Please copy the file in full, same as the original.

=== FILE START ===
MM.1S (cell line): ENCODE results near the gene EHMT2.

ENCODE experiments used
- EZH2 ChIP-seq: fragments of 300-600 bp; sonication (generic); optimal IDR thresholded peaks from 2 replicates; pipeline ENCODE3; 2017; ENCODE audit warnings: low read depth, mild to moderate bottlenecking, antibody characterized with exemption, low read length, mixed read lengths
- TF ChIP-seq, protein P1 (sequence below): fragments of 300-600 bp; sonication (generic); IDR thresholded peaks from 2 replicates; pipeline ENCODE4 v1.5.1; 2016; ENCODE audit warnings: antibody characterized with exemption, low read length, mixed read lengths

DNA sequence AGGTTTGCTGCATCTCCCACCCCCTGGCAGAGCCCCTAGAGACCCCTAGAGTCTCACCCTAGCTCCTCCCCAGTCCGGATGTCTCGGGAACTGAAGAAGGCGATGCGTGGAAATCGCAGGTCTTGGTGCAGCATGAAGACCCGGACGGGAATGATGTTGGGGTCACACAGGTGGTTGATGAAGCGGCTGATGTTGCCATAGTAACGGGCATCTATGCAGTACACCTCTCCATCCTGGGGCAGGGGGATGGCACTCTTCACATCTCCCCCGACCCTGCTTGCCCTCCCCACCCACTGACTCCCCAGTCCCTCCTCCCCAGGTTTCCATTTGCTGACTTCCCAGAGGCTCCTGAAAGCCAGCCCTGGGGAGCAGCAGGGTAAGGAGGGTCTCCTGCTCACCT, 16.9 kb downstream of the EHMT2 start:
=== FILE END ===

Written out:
MM.1S (cell line): ENCODE results near the gene EHMT2.

ENCODE experiments used
- EZH2 ChIP-seq: fragments of 300-600 bp; sonication (generic); optimal IDR thresholded peaks from 2 replicates; pipeline ENCODE3; 2017; ENCODE audit warnings: low read depth, mild to moderate bottlenecking, antibody characterized with exemption, low read length, mixed read lengths
- TF ChIP-seq, protein P1 (sequence below): fragments of 300-600 bp; sonication (generic); IDR thresholded peaks from 2 replicates; pipeline ENCODE4 v1.5.1; 2016; ENCODE audit warnings: antibody characterized with exemption, low read length, mixed read lengths

DNA sequence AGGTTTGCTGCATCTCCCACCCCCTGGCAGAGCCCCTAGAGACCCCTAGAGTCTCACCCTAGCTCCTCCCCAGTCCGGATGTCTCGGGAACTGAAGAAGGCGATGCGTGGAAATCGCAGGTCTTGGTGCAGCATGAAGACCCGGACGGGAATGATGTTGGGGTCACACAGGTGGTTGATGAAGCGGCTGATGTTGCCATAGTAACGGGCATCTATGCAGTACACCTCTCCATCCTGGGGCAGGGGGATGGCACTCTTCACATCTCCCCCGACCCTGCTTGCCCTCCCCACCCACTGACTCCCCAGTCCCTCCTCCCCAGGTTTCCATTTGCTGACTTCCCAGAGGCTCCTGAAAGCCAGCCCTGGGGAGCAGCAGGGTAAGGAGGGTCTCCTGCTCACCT, 16.9 kb downstream of the EHMT2 start: